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9 October 2010 | NewScientist | 17

Apples’ abs have big bad fat cells

AS MANY women will no doubt attest, not all fat accrues equally. That may be because cells in your thighs and abdomen store fat in different ways.

Michael Jensen and colleagues at the Mayo Clinic in Rochester, Minnesota, put volunteers on a fattening diet for eight weeks and then measured what happened to their fat cells, or adipocytes. While abdominal cells got larger, thigh cells multiplied, by recruiting more adipocytes from pre-fat cells. The more new thigh fat cells recruited, the less abdominal fat people gained (Proceedings of the National Academy of Sciences, DOI: 10.1073/pnas.1005259107).

Fat on the abdomen increases the risk of diabetes and other disorders, while fat on hips and thighs has a protective effect. Jensen thinks thigh fat may soak up excess food energy to keep it away from the abdomen, where fat does more damage.

An individual’s tendency to be pear or apple-shaped may in part be set by the ability of their thigh fat cells to recruit more adipocytes. Learning what controls this process may help fight fat’s detrimental effects on our health.

Quantum thermometers usher in the big chillIN THE quantum world, simply measuring temperature can cool things down.

Quantum systems normally exist in a superposition of several states at once, but collapse into a single state when observed. Two years ago physicists came up with the prediction that gauging the temperature of quantum objects could cause this collapse to occur in a way that cooled the object. Now Gonzalo Álvarez of the National University of Córdoba in Argentina and his colleagues have put this prediction to the test.

The team looked at the alignment of the spins of carbon and hydrogen nuclei in molecules of methyl iodide. Temperature is a measure of disorder: the higher the temperature, the more disordered a system is. So a fall in the temperature of the spins equates to them becoming more ordered, increasingly aligning with each other, instead of pointing any which way.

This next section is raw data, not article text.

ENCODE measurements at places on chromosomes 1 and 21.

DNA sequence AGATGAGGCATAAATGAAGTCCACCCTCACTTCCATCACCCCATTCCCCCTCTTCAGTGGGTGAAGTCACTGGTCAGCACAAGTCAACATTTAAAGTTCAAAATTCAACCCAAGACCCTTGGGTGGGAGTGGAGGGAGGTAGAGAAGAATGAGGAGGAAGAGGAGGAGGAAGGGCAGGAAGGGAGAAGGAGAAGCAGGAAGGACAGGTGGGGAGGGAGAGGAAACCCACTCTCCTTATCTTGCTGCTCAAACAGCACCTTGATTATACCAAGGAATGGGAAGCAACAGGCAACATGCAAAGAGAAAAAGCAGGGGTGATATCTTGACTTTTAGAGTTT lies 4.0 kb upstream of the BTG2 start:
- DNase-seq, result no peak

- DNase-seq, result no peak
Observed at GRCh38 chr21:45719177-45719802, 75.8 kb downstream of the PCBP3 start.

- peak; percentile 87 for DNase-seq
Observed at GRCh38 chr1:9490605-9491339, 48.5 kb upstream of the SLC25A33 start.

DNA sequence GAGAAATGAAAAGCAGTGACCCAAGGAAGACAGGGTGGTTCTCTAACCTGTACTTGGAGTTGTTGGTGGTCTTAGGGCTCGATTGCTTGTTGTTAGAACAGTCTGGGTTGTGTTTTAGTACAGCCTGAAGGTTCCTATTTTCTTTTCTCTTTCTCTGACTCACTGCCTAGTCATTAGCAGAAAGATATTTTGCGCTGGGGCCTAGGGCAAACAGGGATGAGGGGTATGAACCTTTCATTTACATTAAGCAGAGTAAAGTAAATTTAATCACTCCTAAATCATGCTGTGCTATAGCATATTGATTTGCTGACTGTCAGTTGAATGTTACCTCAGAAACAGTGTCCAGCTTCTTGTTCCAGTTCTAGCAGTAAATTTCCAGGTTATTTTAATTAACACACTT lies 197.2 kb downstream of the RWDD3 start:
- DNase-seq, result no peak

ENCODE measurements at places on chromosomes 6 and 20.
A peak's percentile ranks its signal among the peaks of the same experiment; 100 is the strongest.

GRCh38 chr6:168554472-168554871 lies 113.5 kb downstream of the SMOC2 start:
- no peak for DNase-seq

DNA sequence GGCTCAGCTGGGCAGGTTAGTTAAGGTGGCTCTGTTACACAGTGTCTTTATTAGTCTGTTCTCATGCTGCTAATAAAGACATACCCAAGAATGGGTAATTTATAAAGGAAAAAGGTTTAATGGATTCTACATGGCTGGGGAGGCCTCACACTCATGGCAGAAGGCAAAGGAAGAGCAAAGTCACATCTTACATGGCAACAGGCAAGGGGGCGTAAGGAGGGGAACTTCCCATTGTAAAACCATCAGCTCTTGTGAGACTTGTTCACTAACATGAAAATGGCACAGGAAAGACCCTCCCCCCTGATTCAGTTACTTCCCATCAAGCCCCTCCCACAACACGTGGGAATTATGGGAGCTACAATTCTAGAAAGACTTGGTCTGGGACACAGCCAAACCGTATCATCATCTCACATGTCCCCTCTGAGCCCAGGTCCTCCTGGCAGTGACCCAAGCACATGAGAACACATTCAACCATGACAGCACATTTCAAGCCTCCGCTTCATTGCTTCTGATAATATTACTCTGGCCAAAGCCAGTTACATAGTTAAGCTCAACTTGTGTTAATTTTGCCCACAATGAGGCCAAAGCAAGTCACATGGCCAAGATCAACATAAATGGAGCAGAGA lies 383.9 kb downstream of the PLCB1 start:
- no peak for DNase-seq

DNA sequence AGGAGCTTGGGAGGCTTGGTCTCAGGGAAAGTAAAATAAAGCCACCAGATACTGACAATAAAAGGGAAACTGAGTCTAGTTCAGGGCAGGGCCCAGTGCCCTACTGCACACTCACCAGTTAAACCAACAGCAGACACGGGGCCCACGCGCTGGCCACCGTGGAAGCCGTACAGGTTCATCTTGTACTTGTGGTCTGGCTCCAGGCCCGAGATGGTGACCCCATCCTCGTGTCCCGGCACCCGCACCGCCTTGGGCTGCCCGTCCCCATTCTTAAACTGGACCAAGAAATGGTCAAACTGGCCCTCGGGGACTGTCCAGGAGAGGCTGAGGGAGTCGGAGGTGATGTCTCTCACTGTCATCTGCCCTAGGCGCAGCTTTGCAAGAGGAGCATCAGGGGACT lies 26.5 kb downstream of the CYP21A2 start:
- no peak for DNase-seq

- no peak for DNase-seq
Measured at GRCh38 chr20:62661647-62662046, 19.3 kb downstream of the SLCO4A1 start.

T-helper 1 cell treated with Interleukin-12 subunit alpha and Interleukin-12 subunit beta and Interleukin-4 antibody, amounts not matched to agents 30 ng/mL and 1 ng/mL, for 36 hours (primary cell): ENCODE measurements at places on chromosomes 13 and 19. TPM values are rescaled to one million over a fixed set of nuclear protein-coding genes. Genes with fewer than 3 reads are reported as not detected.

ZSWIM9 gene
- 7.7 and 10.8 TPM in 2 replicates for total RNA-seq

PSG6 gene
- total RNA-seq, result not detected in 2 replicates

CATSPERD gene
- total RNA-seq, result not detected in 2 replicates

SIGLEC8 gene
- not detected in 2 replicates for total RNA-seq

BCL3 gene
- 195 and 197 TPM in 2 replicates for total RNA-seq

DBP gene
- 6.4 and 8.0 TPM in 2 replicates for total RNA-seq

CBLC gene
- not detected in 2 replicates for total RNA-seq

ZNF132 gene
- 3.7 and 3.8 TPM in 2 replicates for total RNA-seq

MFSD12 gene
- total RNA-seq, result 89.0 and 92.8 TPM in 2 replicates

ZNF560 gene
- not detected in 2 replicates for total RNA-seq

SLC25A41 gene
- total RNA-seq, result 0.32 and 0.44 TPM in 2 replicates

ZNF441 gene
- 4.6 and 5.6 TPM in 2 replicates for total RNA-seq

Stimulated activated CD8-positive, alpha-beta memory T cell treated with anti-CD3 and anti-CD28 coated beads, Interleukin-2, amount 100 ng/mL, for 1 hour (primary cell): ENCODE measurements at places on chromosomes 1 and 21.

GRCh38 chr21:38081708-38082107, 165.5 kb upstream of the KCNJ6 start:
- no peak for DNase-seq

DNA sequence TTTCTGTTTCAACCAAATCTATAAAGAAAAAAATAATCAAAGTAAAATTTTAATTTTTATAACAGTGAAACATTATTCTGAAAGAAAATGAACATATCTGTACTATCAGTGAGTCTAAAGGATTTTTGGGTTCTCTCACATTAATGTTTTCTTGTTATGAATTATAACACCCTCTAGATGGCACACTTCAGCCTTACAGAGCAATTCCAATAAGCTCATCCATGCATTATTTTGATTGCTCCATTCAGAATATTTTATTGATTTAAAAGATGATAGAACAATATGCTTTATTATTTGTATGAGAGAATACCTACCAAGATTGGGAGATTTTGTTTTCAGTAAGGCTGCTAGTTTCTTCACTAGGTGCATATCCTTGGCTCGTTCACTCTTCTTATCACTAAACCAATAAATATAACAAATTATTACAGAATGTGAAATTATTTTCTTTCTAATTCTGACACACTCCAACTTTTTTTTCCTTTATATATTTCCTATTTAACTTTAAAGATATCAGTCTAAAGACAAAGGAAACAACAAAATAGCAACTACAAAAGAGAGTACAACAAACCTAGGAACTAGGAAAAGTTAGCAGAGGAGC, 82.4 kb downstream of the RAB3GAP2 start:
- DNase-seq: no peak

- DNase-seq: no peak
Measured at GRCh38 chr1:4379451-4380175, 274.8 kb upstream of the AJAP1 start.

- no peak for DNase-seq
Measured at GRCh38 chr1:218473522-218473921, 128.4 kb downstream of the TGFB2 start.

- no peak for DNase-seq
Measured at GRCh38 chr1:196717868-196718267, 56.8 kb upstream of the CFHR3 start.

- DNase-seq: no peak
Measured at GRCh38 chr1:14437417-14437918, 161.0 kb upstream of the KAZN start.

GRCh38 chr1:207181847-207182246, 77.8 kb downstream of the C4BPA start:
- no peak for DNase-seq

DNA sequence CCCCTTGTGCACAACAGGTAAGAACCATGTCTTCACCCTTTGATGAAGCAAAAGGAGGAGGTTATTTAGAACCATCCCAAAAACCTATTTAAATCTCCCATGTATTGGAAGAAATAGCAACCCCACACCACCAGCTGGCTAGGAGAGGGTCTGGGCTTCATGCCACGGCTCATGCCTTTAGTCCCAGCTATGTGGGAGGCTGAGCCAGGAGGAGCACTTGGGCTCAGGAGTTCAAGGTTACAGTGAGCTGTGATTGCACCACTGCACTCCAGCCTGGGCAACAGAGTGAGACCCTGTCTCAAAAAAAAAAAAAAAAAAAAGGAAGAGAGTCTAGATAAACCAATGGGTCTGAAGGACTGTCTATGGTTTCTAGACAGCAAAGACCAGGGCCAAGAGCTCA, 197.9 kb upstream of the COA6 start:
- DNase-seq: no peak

The nuclei normally play “catch” with each other, tossing energy back and forth, so that the spins of the carbon nuclei get

PENGUINS donned their black-and-white suits late in their evolution – and may have become faster swimmers when they did.

The finding comes from inspection of a 36-million-year-old fossil discovered in Peru and dubbed Inkayacu paracasensis. At 1.5 metres tall and weighing 55 to 60 kilograms, it is among the largest specimens in the penguin lineage.

The fossil is built very much like a modern penguin, but when Julia Clarke of the University of Texas, Austin, inspected the melanin-rich grains called melanosomes on its

feathers, she found a surprising difference. The shape and size of the grains give feathers their colour, and Inkayacu ’s suggest it had a grey back and reddish-brown front (Science, DOI: 10.1126/science.1193604).

The colour change may have given the ancient birds a turbo boost, Clarke speculates. She thinks the shape, large size and grape-like clustering of their melanosomes may have affected how their feathers were packed and helped to streamline them, giving the birds a slight edge when seals – a major predator of penguins – evolved some 20 million years ago.

Speedy swimsuit for modern penguins

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alternately cooler and warmer. Álvarez’s team couldn’t make spin measurements directly, but used brief magnetic pulses to create an effect similar to measuring the orderliness of the spins. They found that when these pulses were repeated about once per millisecond, the temperature fell.

The pulses stop the game of catch just after the carbon spins toss away their energy, so every time the game is interrupted, the spins cool down further. The work will be published in Physical Review Letters.

Black widow is fattest dead star

A CANNIBALISTIC collapsed star is growing so fat from the partner it is slowly devouring that it is likely to be the most massive neutron star yet measured. The observation suggests that neutron stars can grow much bigger than previously thought before collapsing to become a black hole.

The star in question is a “black widow” pulsar, a type of rotating neutron star that is highly magnetised. It rotates in tandem with a smaller partner, which its gravitational field slowly destroys.

Previously the most massive neutron star known was between 1.66 and 1.68 times as massive as the sun. Now Marten van Kerkwijk of the University of Toronto, Canada, and his colleagues estimate that the black widow pulsar B1957+20 (depicted below) is 2.4 solar masses (arxiv.org/abs/1009.5427).

This rules out the popular “Brown-Bethe” model, which says the maximum mass for a neutron star is about 1.5 solar masses before collapse into a black hole is inevitable, as well as other models.

“Two solar masses would exclude a whole bunch of models and 2.4 solar masses would blow just about anything away,” says co-author Shrinivas Kulkarni of the California Institute of Technology in Pasadena.

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For new stories every day, visit www.NewScientist.com/news